The Seduction of Netflix and other WWDC Keynote Oddities

While I watched the WWDC keynote, I picked up on some little bits and pieces that are worth mentioning. Some are politics, and the others are engineering.


One of the most notable events in the keynote was the presence of Reed Hastings, the CEO of Netflix. I have written a lot about Netflix over the years: the fact that Mr. Hastings sits on the Microsoft board of directors, that Apple TV customers have yearned for Netflix access, and the competition between Apple and Netflix for entertainment dollars.

The Apple TV serves one purpose, and that’s to sell content from the iTunes store.  So it’s been reasonable to surmise that we wouldn’t see a competitor, Netflix, built into the Apple TV OS. (You can fix that with various hacks to the Apple TV, and they generally require a wireless keyboard and mouse as well.)

The iPad, however, is a different kind of animal. It’s more of a general purpose media device. So there are two reasons I can think of why we saw Mr. Hastings on stage with Mr. Jobs. 1) The iPad/iPhone is perceived as a different kind of device that really needs Netflix to make it whole. 2) The seduction of Mr. Hastings into the Apple camp can be read as a slap against Google as Apple teams with parts of Microsoft or Microsoft allies.

The question remains this: if the Apple TV morphs into an iOS 4 device, will we see Netflix there as well? I think the answer lies in Apple’s perception of whether Netflix is a competitor to be fought or a service that helps them complement their offerings and battle Google and Google TV. I think Apple has moved from the former to the latter camp.

A4 Processor

Mr. Jobs mentioned that, just like the iPad, the iPhone 4 has an A4 processor. What he didn’t mention was the clock speed. Apple has likely omitted that number for an important reason. Apple doesn’t want technically confusing comparisons with other products. Here’s how it goes: It’s possible that because the iPad has a 25 watt-hour battery and the iPhone 4 has a 5.25 watt-hour battery that the clock speed of the A4 in the iPhone 4 is less than the 1 GHz of the iPad. That’s to conserve battery life. Let’s say, for the sake of argument that it’s 600 MHz. Then competitors could build comparison charts showing how the “speed” of the iPhone 4 is “slower” than their product.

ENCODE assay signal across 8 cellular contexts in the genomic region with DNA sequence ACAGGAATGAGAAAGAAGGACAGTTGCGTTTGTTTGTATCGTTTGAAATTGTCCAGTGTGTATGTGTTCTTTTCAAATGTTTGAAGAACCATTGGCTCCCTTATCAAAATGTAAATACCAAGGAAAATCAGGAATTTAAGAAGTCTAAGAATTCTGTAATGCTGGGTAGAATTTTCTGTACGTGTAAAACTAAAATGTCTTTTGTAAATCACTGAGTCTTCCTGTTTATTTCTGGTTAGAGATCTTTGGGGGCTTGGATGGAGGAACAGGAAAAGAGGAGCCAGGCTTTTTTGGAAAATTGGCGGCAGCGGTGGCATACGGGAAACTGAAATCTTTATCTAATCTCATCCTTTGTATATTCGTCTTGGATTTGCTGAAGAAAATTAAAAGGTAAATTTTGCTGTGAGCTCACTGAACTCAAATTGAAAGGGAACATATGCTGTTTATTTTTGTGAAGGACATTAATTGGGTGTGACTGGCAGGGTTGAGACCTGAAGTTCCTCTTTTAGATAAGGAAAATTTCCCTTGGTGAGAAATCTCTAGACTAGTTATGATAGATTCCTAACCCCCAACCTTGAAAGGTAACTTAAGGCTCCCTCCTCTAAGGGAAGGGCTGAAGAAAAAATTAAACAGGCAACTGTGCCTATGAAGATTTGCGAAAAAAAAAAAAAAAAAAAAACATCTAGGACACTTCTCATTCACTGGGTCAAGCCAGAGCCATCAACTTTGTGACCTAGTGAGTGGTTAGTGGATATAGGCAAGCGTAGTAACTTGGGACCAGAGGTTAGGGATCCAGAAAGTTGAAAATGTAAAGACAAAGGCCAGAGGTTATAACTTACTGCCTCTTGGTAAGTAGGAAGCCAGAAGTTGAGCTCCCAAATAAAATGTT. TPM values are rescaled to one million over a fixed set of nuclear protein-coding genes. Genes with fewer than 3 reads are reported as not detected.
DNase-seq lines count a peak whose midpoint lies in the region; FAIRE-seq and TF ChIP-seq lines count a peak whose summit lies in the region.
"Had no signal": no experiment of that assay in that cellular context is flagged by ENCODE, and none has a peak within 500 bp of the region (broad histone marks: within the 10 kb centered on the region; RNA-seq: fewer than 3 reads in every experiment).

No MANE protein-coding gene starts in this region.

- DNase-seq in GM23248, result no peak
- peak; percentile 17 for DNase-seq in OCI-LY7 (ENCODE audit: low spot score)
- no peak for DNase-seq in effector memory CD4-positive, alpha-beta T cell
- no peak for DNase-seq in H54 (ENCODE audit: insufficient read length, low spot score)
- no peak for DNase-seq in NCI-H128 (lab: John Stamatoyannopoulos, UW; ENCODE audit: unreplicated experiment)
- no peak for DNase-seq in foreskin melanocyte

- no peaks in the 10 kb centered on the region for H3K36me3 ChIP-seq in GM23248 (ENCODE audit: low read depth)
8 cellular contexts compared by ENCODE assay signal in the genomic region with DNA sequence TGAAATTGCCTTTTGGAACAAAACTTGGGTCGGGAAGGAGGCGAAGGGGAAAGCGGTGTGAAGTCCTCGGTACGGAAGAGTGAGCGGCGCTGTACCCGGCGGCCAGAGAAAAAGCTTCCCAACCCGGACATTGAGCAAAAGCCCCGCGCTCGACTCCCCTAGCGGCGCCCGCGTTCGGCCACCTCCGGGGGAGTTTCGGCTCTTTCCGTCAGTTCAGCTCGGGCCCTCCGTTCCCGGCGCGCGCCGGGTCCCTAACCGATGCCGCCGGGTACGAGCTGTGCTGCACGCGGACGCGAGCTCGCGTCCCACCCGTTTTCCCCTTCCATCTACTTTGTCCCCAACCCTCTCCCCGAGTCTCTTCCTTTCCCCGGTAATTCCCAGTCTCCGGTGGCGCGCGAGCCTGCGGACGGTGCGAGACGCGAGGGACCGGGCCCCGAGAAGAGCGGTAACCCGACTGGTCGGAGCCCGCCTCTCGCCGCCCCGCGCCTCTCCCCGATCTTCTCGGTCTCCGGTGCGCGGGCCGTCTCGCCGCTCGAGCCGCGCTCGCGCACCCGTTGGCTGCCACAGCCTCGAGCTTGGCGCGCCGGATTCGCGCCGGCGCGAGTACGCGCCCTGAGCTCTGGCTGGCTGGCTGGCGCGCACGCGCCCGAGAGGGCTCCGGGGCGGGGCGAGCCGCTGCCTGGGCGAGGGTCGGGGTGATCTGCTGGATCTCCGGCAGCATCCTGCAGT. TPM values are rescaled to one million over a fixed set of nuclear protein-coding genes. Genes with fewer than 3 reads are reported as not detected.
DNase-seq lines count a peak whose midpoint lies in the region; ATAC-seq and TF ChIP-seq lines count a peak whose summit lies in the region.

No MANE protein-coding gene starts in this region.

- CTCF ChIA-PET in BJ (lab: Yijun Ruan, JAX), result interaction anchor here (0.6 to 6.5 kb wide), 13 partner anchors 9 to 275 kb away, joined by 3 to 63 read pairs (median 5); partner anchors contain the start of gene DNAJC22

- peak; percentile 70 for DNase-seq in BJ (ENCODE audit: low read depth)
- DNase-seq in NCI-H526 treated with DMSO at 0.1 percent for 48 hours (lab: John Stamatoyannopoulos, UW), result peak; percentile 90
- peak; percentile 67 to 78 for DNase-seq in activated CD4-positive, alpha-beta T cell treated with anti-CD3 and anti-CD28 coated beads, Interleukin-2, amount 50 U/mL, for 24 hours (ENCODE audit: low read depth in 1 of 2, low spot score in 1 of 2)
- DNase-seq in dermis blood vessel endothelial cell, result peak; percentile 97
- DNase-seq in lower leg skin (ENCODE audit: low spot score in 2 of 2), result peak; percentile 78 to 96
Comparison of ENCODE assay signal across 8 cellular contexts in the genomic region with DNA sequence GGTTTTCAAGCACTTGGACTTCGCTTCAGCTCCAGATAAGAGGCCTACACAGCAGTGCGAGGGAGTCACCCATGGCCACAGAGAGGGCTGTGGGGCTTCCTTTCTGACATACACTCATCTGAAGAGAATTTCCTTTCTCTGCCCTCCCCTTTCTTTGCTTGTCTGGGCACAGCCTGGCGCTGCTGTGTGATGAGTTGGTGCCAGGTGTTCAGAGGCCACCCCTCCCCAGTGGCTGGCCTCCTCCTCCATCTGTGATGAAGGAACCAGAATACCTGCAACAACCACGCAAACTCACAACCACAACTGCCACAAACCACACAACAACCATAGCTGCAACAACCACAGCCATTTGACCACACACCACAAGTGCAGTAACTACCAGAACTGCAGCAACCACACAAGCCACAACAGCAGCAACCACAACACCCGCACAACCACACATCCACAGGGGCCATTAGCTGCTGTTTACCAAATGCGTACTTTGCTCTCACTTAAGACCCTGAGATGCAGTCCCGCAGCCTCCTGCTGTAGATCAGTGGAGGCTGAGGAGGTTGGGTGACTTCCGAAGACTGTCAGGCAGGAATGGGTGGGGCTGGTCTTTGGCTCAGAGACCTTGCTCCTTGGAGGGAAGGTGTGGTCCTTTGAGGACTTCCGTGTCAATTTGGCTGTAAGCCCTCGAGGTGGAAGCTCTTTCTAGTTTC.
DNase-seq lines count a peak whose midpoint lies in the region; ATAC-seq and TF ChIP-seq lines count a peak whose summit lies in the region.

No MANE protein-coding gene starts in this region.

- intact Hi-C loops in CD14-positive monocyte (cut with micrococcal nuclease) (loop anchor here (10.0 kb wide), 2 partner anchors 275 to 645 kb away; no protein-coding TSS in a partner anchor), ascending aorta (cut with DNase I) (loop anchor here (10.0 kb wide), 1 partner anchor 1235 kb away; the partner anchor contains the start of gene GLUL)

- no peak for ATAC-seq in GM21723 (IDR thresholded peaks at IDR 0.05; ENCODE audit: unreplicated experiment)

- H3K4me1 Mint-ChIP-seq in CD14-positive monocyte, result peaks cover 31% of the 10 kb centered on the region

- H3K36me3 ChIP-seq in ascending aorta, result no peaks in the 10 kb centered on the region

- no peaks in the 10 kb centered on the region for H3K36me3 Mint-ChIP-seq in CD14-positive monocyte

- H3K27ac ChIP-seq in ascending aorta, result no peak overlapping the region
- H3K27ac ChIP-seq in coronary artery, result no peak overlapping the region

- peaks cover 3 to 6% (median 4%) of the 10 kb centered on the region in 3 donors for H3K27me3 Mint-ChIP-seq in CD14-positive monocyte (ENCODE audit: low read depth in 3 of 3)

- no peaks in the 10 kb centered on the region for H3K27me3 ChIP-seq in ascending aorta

Of course, we know that some CPUs are more efficient at doing certain tasks than others because of their architecture and instruction set. So a 600 MHz A4 could well be faster dealing with 720p video than, say a 1 GHz Intel Atom or a 1 GHz Qualcomm Snapdragon. (That’s just an example, not a technical fact.) What’s true is that pure GHz comparisons are meaningless across CPUs so Apple doesn’t go there with speeds and feeds. What matters is the user experience.


The new iPhone 4 has a gyroscope. For a minute, I thought that it might be a ring laser gyroscope, but it turns out there is a simpler and cheaper solution: a MEMs gyroscope. I first saw the mention at Macworld UK, and it’s based on the idea that a miniature vibrating structure has gyroscope-like properties. It’s cheap to make, and I’m betting that’s what Apple used.

iPhone 4 Antennas

I am a bit confused by Mr. Jobs’ explanation for the three cuts in the stainless steel edge of the iPhone 4. Three cuts creates creates three segments in a loop, but there were only two segments exploded and two sets of radio devices mentioned. Why is there a cut on one side if that’s not a third and separate antenna? The exploded view in the keynote only showed two antenna segments. Maybe there was a disconnect between the engineers and the keynote presentation. Or maybe Apple is trying to obscure something. Time will tell.

The Keynote’s Audience

Finally, some bloggers have suggested that Apple wasn’t speaking to the developers and that the keynote was more directed to the public. I think they just weren’t listening. During the Retina Display section, Mr. Jobs pointed out how the iOS 4 will auto-scale apps’ text to the better resolution, but that if they do a little more work, things will look really great. He advised developers to get under the hood of their apps for a big payoff. Later, Mr. Jobs pointed out how, in June, Apple will ship it’s 100 millionth iOS 4 device and that Apple has 150 million customers with credit cards on file. These are all customers ready “to buy your apps.” There is no doubt about the emphasis Apple placed on the business opportunities for developers!

That is the ultimate seduction.